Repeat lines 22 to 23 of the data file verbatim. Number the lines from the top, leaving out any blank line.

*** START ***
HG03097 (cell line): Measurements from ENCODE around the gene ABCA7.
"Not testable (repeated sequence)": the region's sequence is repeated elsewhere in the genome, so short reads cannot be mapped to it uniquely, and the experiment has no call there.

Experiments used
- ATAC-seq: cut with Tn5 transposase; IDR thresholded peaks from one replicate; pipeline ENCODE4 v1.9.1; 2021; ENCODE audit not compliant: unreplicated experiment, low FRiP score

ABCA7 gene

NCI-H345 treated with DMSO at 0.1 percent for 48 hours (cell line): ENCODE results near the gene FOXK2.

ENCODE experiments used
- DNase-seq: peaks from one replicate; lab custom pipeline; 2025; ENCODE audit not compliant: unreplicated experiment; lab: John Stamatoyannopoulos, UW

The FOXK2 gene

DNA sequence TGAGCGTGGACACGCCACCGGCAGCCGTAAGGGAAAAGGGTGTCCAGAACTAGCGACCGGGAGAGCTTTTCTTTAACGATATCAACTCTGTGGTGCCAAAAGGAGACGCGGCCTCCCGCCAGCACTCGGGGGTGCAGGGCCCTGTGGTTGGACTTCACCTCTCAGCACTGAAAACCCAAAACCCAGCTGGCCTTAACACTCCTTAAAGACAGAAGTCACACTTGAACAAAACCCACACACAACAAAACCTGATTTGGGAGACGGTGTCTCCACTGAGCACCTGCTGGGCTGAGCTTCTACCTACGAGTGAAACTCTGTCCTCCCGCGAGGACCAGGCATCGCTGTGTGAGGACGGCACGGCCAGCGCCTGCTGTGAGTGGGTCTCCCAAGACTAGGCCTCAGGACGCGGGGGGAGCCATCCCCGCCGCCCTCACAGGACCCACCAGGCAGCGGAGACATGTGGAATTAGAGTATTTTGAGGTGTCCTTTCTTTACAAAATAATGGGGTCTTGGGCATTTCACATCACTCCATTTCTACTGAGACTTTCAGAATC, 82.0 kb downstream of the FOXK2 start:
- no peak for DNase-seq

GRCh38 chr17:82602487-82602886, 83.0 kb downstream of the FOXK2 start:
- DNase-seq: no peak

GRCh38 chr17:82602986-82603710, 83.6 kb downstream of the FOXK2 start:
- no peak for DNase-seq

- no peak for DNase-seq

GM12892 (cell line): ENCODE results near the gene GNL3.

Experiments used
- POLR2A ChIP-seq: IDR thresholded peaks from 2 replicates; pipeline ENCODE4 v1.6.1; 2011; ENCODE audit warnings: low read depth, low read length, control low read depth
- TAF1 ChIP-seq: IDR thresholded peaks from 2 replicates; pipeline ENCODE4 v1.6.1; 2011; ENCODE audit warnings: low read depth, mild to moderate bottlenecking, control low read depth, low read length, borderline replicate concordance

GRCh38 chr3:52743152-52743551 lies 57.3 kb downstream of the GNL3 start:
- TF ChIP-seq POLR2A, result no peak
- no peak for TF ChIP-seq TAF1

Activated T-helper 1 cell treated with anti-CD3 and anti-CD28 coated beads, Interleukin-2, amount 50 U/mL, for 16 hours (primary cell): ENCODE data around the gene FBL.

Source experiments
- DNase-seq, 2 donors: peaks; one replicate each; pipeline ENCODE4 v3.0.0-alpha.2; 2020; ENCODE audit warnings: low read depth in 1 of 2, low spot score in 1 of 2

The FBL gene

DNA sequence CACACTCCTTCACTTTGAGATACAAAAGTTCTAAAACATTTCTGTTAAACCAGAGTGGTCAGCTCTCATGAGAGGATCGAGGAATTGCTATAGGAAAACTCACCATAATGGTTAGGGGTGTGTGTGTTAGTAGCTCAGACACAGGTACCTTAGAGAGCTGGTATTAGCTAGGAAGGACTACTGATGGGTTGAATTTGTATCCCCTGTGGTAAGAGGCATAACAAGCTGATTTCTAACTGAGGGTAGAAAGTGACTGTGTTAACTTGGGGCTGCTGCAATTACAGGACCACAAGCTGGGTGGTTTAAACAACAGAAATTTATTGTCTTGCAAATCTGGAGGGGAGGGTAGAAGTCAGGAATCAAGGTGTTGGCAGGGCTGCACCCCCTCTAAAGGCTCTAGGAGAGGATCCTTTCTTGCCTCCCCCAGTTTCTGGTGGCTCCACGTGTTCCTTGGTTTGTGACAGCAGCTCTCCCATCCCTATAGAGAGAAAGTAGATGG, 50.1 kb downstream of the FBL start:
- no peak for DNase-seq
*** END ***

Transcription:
- TF ChIP-seq POLR2A, result no peak
- no peak for TF ChIP-seq TAF1